This is an ongoing list of questions that come in to me on a daily basis, I think they make an interesting read, and I will get them organised into categories  when I have a mo…. but for now just scroll down the list till something takes your fancy!
    I will keep adding to them as more questions come in which should turn this page into a handy go to spot!
    I think its its great to be asked for advice, and even better to share theanswers so you know you are not the only one with problems!

So if you have a (miniature) problem use the form on the ASK JULIE page to pose your own question – its free and I love a challenge!

Q: Corner Shop Name Sign – I am making/decorating/stocking a grocer/hardware shop circa. 1920s 1930s, with accommodation above, based loosely on a shop of my husband’s family. Can you please offer any advice as to how I can paint (or otherwise) the name etc on the outside front fascia. There is room for the name “Powell’s”, a number above the front door and Grocer and Hardware, as it is a corner shop. It is 1/12th scale. Help! Your expert advice would be much appreciated, as I seem to be up against a brick wall – or should I say fascia!

A: Thanks for your question, without seeing a picture I can’t be too specific with suggestions, but I can give you some general ideas. If you have a computer and printer the world is your oyster! (But if you don’t I can suggest a couple of other things!)

First of all you need a sign to add the name onto. Its easier making a sign to apply to the shop than it is to try and decorate the panel available on the shop building. I would suggest a piece of wood – you can buy very thin strips of it from dolls house suppliers online – I would recommend my friend’s online shop: She has section on wood and i would recommend the Obeche wood as easy to use – it comes in wide strips so will do a sign nicely.

If you are a dab hand at woodwork then shop signs look nice with a molded edge if you can knock a frame together for it? Either way I would use primer, sand it then apply a base coat of enamel paint (I use the Humbrol model makers little tins of paints).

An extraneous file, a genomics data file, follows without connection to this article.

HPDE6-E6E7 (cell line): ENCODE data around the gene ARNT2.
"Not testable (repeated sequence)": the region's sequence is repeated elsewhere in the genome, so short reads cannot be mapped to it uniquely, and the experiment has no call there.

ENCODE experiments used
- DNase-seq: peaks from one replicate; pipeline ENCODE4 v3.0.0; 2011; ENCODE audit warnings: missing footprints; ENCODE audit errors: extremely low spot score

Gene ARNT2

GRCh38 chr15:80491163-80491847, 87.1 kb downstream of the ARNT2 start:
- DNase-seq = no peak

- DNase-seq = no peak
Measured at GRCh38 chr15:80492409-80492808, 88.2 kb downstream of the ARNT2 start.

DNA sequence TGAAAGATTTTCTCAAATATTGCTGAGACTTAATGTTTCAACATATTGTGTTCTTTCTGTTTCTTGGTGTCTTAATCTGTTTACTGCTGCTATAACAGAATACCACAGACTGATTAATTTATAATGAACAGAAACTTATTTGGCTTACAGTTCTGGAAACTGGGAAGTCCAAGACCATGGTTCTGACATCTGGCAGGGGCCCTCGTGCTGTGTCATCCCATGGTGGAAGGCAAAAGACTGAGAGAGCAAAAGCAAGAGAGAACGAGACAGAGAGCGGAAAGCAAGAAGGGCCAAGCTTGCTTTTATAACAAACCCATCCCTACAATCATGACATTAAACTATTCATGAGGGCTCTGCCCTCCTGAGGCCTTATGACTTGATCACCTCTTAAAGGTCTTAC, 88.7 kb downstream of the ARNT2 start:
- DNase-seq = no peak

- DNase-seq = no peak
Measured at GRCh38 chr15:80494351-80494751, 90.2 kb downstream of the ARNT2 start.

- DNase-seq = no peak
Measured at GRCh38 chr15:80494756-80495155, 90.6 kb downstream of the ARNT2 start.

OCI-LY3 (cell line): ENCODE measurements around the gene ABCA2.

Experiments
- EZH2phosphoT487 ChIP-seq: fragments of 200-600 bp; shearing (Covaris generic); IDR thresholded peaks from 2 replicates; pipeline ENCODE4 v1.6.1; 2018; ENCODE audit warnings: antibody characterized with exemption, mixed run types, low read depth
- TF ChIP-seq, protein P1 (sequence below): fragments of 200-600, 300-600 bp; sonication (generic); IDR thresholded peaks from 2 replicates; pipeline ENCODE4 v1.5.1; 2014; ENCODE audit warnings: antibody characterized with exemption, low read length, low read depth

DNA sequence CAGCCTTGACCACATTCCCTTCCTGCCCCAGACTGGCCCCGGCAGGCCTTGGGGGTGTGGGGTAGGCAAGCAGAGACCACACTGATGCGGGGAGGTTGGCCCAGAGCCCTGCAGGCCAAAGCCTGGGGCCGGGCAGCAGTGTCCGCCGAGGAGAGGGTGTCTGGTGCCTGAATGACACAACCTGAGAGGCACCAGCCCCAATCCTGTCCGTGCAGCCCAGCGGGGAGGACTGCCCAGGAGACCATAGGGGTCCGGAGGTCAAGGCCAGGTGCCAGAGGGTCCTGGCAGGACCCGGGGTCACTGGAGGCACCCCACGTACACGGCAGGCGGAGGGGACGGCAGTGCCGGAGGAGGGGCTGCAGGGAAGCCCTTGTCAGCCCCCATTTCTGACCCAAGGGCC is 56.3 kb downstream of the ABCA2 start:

The lettering is the tricky bit.

Using the above method you would need to hand paint the lettering and this requires a steady hand! However you could also buy Letraset dry transfer lettering (try WH Smiths) or peel off letters (any good craft store or online from amazon or ebay) The gold coloured peel off letters have the advantage of being repositionable (should you need to!) and the slightly raised effect and gold edge which accents the matt gold infill has a nice effect (also if you wanted the letters a specific colour they can be hand coloured with ‘Sharpie’ felt tip pens.)

If it was me I would either print the name (on a coloured background) on photo paper cut it out (not forgetting to touch out the white paper edges with a felt tip pen held at 90 degrees to the cut edge to prevent slipping onto the print). Then stick it onto the piece of wood. Or I would create a waterslide decal – by printing my design on special paper (widely available online) and apply it to a painted wooden piece then over paint some of it with gold accents/details.

Q: Scenic water is hard to find here (North America) and when you do, quite expensive. So I wondered if I used tap water and glue also colouring for jellies and other food stuff?

A: I sometimes use clear Gorilla Glue as an alternative, but you’ll need to experiment with what colourings work with it. I think you’ll find you won’t get the bulk you need to fill things by using glue and tap water – once its dry it will shrink a lot. The Gorilla glue mostly keeps its bulk, and is fine for jars and bottles although I have not used it over large areas.  

Q: Do you make/supply Victorian barometers 

A: Theoretically yes ….and no. LOL I ‘ve had a tidy out of my studio recently. I know I didn’t get rid of it, but I don’t know where I put it! and it may be some time before I come across it again.

But I am happy to let you know that I bought it from Phoenix Model Developments – they have a website shop and the kit is in stock. Item number DH025 – it comes complete with the decals for the dial and mercury scale.


Q: A couple of things I need advice on … I’m looking for some vintage leather books ( quite a few) any recommendations?

Also I’ve got a few jars I  would like to fill to look like it has liquid in maybe a different colour. Could you advise what is best …

A: I can recommend Dateman Books – they produce replica printed books and have a range of period book bindings for Georgian, Victorian and Edwardian houses.

Regarding putting liquid in jars – I would recommend Deluxe materials Solid water – it can be tinted with pigments and applied with a fine tip syringe to get into the bottom of the bottle – use a cocktail stick to move the contents around to remove air pockets. Pigments and syringes are available on the website too.

Q:  My new dilemma is do I wallpaper the outside with brick paper… you have done (Featherstone Hall Hotel) or do I just paint it cream and have stone coloured quoins?  I was originally doing the latter…….but now I’ve seen your bricks I like it much better that way?

A: Brick Paper- I think its a no brainer – do it! Otherwise when the house is on display it will just look like a big grey chunk. I used a one from streets ahead called DIY263 old red brick – although they still do it, there are newer ones available now – DIY761B weathered brick Flemish bond is embossed so will look even better that a flat paper. You should be able to find it on the internet (Streets Ahead are trade only)

Q: I’ve put 2 wall lights in the alcoves where the range thing is, now I’m left with 2 x 6cm gaps which I want cupboards for…….yet can’t find any…….in fact one side is 6cm other is a bit smaller………..ah well!!  I do have a light coloured drawer thing and that does fit in one side……not sure what to put other side though, maybe a chair…….